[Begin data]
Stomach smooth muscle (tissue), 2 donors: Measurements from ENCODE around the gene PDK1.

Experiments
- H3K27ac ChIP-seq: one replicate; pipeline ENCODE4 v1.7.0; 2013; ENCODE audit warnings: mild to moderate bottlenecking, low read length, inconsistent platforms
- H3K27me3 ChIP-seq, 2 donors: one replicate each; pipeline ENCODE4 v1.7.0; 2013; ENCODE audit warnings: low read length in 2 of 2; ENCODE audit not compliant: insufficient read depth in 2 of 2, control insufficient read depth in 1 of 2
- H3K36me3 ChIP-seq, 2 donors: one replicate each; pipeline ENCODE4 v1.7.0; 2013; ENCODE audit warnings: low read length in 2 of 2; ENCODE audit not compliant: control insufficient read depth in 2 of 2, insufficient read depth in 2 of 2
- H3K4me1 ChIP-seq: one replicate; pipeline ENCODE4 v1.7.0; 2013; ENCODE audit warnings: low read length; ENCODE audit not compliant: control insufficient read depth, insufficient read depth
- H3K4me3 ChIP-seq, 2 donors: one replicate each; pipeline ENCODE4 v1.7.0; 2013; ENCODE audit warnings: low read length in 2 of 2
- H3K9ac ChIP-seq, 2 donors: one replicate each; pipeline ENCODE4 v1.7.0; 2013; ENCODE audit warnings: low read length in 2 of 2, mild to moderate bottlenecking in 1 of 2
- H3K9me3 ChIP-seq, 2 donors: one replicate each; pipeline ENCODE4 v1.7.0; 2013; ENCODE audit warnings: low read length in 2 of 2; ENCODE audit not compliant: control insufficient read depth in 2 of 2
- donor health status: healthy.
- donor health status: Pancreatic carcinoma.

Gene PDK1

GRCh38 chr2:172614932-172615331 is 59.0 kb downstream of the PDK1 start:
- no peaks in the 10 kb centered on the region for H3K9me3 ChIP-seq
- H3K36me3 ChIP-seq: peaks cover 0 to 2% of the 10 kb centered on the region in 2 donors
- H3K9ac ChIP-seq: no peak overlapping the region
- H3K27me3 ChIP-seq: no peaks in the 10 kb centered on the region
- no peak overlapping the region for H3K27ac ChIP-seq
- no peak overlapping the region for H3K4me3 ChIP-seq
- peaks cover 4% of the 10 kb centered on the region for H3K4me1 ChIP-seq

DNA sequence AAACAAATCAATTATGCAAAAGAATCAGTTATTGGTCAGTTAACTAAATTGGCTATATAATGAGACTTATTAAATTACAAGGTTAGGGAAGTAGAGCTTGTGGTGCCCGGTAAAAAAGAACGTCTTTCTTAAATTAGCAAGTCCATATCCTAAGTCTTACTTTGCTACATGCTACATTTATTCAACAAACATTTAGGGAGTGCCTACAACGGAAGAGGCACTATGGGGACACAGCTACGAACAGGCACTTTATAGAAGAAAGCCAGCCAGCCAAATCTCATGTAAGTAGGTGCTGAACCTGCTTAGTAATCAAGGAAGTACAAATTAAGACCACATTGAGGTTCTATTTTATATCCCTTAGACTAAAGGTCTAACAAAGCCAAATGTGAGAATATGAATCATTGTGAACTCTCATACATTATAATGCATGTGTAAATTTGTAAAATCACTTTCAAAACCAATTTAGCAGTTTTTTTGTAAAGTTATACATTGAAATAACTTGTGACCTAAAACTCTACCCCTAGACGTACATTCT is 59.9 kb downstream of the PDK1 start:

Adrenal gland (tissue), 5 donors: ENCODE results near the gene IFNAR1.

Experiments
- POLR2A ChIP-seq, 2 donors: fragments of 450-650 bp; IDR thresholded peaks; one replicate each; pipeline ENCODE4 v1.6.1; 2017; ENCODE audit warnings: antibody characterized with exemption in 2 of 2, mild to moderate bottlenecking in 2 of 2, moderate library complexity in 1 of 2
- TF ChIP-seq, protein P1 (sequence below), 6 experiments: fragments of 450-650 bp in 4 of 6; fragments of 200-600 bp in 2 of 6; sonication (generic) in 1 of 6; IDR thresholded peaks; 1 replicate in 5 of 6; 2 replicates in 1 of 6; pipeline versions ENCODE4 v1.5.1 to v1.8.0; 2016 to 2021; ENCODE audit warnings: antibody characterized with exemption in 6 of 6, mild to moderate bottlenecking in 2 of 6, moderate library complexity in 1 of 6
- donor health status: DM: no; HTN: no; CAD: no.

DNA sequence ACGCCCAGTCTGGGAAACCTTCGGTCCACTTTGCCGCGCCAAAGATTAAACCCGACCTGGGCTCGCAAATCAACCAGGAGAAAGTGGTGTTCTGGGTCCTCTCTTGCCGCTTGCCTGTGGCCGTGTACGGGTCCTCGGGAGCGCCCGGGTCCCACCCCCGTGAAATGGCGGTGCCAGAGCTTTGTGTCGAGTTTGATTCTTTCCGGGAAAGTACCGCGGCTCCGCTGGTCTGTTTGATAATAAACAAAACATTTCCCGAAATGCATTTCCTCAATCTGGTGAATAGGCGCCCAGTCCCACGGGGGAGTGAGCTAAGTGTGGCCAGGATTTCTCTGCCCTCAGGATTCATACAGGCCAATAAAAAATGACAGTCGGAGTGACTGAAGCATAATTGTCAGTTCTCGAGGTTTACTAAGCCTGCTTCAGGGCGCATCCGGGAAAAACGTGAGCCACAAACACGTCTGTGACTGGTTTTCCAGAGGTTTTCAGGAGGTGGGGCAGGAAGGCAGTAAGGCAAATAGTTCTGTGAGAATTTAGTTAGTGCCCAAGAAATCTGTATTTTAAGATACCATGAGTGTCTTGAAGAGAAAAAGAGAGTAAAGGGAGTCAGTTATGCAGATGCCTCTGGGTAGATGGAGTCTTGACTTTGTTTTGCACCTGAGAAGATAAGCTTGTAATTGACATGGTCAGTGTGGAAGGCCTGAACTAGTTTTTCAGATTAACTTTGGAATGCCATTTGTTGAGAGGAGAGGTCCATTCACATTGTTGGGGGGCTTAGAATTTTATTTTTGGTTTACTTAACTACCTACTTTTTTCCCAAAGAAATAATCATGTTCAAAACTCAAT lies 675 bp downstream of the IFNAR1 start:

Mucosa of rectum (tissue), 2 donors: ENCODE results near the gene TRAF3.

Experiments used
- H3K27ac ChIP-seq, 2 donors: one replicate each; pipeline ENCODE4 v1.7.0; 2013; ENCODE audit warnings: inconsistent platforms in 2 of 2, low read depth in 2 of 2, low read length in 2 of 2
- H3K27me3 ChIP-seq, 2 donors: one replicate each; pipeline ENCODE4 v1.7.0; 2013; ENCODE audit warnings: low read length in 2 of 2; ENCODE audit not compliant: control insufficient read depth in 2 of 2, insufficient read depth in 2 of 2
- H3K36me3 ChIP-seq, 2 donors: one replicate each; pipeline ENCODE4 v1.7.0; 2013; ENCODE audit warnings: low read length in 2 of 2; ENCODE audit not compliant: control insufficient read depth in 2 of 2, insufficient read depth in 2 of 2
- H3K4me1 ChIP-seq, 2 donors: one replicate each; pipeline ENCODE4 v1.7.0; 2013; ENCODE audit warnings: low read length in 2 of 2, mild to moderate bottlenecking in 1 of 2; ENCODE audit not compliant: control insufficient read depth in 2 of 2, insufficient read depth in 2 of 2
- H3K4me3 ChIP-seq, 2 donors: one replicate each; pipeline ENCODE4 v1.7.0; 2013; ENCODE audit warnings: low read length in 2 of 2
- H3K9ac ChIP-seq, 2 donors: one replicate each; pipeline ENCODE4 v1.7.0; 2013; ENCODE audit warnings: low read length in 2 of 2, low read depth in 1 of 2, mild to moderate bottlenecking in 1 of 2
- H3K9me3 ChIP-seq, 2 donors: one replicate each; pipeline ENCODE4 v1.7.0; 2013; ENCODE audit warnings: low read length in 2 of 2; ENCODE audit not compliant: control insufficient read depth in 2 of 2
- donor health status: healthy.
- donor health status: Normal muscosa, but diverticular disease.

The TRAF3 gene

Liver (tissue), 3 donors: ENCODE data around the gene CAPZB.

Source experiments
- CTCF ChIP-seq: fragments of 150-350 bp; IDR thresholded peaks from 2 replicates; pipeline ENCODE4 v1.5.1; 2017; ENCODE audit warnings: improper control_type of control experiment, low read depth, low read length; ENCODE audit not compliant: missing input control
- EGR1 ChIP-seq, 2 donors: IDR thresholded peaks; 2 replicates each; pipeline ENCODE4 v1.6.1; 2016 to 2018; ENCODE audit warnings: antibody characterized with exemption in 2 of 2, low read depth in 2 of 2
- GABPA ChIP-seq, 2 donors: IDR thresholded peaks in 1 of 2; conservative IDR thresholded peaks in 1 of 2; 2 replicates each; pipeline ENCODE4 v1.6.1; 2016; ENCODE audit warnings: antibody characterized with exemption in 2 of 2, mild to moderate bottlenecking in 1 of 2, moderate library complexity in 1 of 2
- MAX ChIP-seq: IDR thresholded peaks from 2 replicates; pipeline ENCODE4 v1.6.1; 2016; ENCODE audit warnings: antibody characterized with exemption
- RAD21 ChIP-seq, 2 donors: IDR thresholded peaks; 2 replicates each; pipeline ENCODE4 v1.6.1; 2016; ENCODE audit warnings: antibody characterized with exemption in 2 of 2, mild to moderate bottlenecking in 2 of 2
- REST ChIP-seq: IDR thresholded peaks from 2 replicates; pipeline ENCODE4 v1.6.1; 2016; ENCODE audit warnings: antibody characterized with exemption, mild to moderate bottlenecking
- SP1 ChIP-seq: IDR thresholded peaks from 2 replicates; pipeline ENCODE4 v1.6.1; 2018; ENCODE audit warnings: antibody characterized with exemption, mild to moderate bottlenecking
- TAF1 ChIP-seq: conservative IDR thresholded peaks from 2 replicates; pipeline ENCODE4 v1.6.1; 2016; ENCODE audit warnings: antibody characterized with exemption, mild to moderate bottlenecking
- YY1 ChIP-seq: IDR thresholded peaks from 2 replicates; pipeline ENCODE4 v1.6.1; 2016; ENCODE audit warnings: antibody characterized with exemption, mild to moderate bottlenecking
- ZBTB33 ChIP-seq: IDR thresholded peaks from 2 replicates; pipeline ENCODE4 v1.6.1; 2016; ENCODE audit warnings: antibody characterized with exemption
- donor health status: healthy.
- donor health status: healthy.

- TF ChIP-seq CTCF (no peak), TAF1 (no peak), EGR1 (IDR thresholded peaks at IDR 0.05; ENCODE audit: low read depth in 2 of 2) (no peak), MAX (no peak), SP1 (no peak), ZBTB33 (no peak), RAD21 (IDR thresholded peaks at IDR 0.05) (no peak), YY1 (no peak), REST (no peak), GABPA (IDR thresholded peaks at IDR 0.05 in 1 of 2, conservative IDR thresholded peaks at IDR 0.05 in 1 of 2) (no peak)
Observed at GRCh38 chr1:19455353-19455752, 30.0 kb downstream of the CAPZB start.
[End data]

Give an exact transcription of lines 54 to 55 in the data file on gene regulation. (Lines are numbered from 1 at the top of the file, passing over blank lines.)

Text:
- TF ChIP-seq CTCF (no peak), TAF1 (no peak), EGR1 (IDR thresholded peaks at IDR 0.05; ENCODE audit: low read depth in 2 of 2) (no peak), MAX (no peak), SP1 (no peak), ZBTB33 (no peak), RAD21 (IDR thresholded peaks at IDR 0.05) (no peak), YY1 (no peak), REST (no peak), GABPA (IDR thresholded peaks at IDR 0.05 in 1 of 2, conservative IDR thresholded peaks at IDR 0.05 in 1 of 2) (no peak)
Observed at GRCh38 chr1:19455353-19455752, 30.0 kb downstream of the CAPZB start.